So we can see, looking at aspects of Folk Horror more widely than the British celluloid trinity, that it is not necessarily bound by era: Folk Horror movies have again risen to the fore notably through the works of Ben Wheatley such as Kill List (2011), but also in Hammer Horror’s own revival—Wake Wood (2010)—and in indie productions such as Lawrie Brewster’s Lord of Tears (2013). Nor is it bound by geographic location, though a sense of place is often a major factor.
In an interesting paper written for the ‘Fiend in the Furrows’ conference on Folk Horror held at Queen’s University Belfast in September 2014, Adam Scovell, writer, filmmaker and creator of the Celluloid Wicker Man blog, put forward an intriguing chain of elements that comprise a Folk Horror film:
- Skewed Moral Beliefs
To relate my thoughts briefly on each link of Scovell’s chain:
Landscape: Some consider that the setting should be rural for the film to be ‘Folk’, but I think a broader view may be considered. The tradition of the horror may indeed have rustic roots and pastoral locations may provide the setting for many of the stronger examples, but people carry their lore and fears with them on their travels and sometimes into a built-up environment. Also, below the foundations of every town is earth with a more ancient past. A good example of this is Nigel Kneale’s 1972 TV drama The Stone Tape, in which a group of researchers investigating ghosts find via their technological equipment that an ancient presence resides within the very fabric and stones of the building they are investigating. In a similar slant, movies such as The Legend of Hell House (1973) and Burnt Offerings (1976) also suggest that not only is a particular building haunted but that it has its own foreboding presence like a malevolent genius loci—a spirit of place. Australian movies also frequently display a strong sense of place in which the landscape is crucial to the plot, as evidenced in movies like Picnic at Hanging Rock (1975), Walkabout (1971), and Long Weekend (1978) .
A means of Folk Horror existing in an urban landscape is through people taking their old ways with them. In Roman Polanski’s Rosemary’s Baby (1968), we see a historical coven still practicing their dark traditions within the middle-class society of New York’s apartments. More recently, the tower block in the Irish film Citadel (2012) casts a dark, domineering shadow.
In that essence, Folk Horror is related to psychogeography, a thought form put forward initially by the Situationist art movement regarding ‘the hidden landscape of atmospheres, histories, actions and characters which charge environments’.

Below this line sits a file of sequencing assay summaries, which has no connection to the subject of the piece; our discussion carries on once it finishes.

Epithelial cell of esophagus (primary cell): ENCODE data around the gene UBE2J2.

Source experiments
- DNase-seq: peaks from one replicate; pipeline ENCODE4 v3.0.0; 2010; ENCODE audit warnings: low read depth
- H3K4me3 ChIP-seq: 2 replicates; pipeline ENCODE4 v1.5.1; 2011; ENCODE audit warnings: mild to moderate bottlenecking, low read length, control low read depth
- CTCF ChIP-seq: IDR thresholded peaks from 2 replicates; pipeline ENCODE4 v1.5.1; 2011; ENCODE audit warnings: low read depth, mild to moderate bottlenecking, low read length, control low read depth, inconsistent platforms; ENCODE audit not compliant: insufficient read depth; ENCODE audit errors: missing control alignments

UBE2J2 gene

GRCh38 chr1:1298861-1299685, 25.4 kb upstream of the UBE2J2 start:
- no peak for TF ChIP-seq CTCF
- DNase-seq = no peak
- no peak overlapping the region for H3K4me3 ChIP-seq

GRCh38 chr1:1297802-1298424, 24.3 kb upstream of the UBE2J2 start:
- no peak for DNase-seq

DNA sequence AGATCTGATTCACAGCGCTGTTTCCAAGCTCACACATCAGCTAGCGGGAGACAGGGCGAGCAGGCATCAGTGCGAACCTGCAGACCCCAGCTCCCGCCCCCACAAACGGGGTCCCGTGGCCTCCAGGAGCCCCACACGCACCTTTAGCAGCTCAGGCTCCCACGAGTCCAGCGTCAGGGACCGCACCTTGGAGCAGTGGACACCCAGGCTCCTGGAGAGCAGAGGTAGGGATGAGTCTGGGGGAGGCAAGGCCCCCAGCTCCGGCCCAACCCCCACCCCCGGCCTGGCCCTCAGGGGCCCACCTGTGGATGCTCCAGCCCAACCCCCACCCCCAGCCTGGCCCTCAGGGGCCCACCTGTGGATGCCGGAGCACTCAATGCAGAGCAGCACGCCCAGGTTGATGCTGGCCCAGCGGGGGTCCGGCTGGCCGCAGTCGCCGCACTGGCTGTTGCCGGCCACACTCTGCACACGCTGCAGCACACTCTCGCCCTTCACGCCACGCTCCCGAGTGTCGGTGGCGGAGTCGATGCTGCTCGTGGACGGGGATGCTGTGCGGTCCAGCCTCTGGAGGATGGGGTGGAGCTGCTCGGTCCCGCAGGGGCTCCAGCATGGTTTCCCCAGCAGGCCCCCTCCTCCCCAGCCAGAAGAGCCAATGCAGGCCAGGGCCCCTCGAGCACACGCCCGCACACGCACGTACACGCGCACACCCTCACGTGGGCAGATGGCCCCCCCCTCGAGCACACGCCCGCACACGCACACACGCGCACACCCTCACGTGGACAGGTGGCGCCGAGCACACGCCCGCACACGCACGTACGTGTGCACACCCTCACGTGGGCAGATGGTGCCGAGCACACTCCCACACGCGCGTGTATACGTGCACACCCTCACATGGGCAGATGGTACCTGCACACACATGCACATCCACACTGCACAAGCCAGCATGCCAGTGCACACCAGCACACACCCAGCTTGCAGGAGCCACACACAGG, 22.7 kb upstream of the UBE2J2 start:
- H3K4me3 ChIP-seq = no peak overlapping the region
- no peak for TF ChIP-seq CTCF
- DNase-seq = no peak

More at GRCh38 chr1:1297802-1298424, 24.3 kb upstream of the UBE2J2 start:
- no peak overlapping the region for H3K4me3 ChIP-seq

Isolation and Skewed Moral Beliefs: In these instances, ‘Isolation’ does not refer to being entirely alone but may refer to characters such as Sergeant Howie in The Wicker Man finding themselves alone within a group whose moral beliefs and practices are utterly alien to their own. In that case the altercations are based on religious belief, but even in secular situations the attitudes and behaviour of different people vary greatly and here a relationship can be drawn between Folk Horror and films sometimes called ‘Backwoods Horror’ such as Straw Dogs (1971), Wake in Fright (1971), Deliverance (1972), The Texas Chainsaw Massacre (1974), Calvaire (2004), Wolf Creek (2005) and Eden Lake (2008). All of these films share the factor of a principal character or characters finding themselves amongst people who do not think or act the way they do, often with dire consequence.
Happening / Summoning: The Happening/Summoning that falls close to the conclusion of such films may involve a supernatural element such as an invocation of a demon, or it may be an entirely earthly (though no less horrific) event such as an act of violence or a ritual sacrifice.
Some of these chain links may be also found in a variety of films that seem to bear no relation to Folk Horror, and this difference may simply be a matter of delivery, because as mentioned before there appears to be a ‘Folk’ ambiance and aesthetic that more often can be felt intuitively rather than defined logically. As Adam Scovell himself admits, there may be further links added to the chain.